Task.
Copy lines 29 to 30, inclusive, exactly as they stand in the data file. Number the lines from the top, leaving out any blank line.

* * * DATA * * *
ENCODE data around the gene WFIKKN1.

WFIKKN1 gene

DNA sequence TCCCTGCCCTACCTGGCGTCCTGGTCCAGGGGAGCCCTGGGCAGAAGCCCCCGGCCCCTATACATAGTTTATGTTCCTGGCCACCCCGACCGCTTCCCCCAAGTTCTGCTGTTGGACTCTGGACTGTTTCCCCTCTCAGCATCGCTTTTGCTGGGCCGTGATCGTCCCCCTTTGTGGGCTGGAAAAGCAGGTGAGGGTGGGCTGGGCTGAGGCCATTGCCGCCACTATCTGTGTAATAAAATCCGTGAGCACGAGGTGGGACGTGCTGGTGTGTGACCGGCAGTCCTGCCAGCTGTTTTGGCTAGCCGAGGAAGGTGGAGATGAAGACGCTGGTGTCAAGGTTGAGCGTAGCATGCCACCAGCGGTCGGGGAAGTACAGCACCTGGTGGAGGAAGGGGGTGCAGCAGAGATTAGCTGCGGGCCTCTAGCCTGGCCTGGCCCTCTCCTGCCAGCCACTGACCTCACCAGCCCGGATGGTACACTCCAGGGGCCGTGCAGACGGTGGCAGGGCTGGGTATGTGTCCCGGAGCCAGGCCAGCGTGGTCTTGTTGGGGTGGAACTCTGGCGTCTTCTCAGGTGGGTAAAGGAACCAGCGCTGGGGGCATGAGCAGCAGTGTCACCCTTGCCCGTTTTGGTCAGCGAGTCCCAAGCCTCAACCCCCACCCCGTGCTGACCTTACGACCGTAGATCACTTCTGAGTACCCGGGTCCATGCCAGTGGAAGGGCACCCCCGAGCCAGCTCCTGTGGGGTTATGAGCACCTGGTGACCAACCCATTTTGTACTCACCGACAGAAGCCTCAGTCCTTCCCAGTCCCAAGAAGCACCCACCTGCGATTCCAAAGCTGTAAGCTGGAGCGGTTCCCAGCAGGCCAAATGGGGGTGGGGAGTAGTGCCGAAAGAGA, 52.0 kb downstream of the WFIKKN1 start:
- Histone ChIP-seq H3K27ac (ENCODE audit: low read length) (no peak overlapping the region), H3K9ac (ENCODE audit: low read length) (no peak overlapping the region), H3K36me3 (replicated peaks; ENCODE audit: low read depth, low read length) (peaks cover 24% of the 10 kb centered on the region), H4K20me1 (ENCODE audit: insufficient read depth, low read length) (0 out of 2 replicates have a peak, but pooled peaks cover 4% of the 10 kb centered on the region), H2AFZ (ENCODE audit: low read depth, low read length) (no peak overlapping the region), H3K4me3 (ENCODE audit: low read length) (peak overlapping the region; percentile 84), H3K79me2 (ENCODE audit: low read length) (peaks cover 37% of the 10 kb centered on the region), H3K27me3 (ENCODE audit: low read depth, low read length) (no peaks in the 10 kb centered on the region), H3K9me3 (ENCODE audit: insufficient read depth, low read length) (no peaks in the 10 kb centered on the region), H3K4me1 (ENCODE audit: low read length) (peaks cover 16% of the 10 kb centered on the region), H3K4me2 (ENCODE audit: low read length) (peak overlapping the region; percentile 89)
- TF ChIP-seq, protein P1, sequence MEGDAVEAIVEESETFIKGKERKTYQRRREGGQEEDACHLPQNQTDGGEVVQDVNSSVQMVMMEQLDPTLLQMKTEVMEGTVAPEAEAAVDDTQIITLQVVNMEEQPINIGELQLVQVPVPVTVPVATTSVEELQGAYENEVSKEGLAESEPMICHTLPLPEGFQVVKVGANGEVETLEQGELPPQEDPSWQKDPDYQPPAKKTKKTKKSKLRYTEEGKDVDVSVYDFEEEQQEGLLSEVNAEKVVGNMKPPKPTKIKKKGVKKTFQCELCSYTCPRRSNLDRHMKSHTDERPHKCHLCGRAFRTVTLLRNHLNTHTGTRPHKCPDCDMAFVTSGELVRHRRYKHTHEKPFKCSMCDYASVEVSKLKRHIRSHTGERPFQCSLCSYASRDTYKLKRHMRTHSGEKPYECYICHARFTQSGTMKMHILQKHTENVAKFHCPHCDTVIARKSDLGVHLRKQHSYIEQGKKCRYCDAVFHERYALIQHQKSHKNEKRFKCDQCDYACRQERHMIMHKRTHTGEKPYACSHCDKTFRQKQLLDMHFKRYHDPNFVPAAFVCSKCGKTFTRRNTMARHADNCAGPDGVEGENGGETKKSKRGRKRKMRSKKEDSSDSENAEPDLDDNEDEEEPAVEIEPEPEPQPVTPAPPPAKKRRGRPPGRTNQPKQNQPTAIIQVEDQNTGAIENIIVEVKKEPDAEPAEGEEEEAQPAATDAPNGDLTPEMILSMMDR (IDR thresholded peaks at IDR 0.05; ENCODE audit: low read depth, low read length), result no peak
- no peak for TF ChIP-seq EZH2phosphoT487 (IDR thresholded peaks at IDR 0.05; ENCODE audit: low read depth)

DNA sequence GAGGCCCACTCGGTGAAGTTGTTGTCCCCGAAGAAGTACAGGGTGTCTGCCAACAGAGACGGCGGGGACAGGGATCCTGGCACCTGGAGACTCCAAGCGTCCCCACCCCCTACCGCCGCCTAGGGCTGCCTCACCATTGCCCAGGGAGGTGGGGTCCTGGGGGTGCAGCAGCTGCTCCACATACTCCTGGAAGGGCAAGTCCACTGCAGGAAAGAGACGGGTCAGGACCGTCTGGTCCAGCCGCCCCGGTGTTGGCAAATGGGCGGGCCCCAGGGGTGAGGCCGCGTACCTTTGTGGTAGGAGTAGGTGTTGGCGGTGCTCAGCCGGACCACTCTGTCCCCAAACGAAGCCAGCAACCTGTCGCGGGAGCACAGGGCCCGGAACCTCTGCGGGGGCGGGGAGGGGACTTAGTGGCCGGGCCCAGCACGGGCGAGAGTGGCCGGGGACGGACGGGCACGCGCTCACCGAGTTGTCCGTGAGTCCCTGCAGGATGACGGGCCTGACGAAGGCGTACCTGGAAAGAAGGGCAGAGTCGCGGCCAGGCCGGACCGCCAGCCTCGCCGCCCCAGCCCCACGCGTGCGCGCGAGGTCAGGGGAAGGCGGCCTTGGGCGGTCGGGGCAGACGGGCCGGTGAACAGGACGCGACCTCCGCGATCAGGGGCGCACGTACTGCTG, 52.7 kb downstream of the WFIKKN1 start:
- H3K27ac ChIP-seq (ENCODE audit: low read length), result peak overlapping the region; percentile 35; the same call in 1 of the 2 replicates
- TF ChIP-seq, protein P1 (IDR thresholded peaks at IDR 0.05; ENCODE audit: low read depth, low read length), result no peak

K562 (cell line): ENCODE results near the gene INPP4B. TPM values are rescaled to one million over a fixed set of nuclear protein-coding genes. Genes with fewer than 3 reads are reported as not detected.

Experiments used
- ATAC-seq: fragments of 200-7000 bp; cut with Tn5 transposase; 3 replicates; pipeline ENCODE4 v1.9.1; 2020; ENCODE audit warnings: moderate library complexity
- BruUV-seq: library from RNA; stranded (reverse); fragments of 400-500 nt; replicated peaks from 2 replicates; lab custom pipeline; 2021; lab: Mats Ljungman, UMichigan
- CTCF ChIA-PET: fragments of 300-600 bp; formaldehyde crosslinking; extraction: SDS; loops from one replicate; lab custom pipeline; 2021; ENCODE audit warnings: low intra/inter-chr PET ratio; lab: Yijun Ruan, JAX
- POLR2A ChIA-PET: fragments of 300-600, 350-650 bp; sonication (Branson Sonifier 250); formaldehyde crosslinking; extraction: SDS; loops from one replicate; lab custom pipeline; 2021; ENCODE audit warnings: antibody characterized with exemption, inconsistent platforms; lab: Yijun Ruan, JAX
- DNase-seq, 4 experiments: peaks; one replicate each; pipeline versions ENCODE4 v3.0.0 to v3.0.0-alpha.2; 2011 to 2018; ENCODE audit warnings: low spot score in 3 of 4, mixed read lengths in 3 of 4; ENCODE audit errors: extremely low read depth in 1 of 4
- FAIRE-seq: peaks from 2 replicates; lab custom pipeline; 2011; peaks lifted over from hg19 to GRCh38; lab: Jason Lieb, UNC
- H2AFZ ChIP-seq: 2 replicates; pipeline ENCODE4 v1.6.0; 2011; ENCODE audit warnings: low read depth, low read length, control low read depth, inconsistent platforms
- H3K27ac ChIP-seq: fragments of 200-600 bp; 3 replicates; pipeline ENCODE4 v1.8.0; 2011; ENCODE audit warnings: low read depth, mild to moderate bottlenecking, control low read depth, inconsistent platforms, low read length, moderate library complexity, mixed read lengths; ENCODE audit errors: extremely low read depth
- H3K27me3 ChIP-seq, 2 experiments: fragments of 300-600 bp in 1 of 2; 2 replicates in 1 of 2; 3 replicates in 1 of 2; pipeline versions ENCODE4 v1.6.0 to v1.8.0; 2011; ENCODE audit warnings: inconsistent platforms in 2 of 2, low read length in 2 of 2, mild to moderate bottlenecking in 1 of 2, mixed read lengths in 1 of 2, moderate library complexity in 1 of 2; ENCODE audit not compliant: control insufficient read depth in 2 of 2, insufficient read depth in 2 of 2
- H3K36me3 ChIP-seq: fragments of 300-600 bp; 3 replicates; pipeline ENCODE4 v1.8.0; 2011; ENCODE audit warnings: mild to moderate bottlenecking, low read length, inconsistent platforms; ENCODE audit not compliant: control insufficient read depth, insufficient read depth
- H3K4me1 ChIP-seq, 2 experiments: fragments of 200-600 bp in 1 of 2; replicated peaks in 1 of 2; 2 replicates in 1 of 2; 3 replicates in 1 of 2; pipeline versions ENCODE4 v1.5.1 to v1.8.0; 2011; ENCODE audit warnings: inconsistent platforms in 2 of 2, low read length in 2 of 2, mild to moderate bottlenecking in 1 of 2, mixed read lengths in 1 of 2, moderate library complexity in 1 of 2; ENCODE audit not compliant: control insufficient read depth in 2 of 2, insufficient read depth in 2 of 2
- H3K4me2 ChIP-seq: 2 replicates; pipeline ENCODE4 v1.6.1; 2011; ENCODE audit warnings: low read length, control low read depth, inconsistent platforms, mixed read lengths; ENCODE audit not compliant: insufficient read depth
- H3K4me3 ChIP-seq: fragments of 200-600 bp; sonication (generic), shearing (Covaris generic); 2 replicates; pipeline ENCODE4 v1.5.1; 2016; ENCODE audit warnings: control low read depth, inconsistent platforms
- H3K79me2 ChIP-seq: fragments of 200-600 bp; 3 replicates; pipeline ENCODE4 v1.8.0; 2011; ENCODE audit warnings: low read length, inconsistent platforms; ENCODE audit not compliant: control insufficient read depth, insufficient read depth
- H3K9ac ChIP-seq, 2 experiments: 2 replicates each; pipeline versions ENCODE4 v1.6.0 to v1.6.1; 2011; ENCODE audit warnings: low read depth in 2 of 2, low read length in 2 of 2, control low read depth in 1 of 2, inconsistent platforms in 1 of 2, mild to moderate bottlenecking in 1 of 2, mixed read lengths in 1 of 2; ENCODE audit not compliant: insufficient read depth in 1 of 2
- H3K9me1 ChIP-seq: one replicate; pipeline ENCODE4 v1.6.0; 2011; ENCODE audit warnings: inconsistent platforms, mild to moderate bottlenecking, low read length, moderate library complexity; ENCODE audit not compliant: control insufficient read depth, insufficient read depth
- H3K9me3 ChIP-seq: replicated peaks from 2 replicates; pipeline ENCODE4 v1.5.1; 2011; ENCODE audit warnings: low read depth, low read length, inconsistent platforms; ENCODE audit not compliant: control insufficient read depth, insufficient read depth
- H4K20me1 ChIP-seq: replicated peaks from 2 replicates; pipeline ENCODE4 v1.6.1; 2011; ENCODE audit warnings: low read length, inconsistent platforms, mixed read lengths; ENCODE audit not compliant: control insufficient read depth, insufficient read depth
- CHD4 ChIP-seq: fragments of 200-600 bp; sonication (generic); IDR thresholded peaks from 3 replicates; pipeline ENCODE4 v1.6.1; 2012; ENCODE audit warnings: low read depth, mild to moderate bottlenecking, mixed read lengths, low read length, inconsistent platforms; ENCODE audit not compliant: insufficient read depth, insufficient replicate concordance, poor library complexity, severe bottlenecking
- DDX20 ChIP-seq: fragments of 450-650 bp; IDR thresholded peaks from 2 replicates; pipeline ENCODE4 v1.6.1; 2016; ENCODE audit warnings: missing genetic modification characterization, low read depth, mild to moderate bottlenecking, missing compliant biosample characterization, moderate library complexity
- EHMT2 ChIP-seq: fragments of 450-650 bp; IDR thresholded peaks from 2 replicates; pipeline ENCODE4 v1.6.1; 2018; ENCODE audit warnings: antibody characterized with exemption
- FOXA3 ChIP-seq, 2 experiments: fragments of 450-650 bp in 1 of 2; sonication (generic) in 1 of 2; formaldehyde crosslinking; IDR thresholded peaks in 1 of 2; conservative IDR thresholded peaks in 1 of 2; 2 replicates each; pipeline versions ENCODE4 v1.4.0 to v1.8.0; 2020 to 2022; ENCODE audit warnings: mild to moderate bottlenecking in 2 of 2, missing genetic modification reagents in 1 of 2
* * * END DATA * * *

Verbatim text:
- H4K20me1 ChIP-seq: replicated peaks from 2 replicates; pipeline ENCODE4 v1.6.1; 2011; ENCODE audit warnings: low read length, inconsistent platforms, mixed read lengths; ENCODE audit not compliant: control insufficient read depth, insufficient read depth
- CHD4 ChIP-seq: fragments of 200-600 bp; sonication (generic); IDR thresholded peaks from 3 replicates; pipeline ENCODE4 v1.6.1; 2012; ENCODE audit warnings: low read depth, mild to moderate bottlenecking, mixed read lengths, low read length, inconsistent platforms; ENCODE audit not compliant: insufficient read depth, insufficient replicate concordance, poor library complexity, severe bottlenecking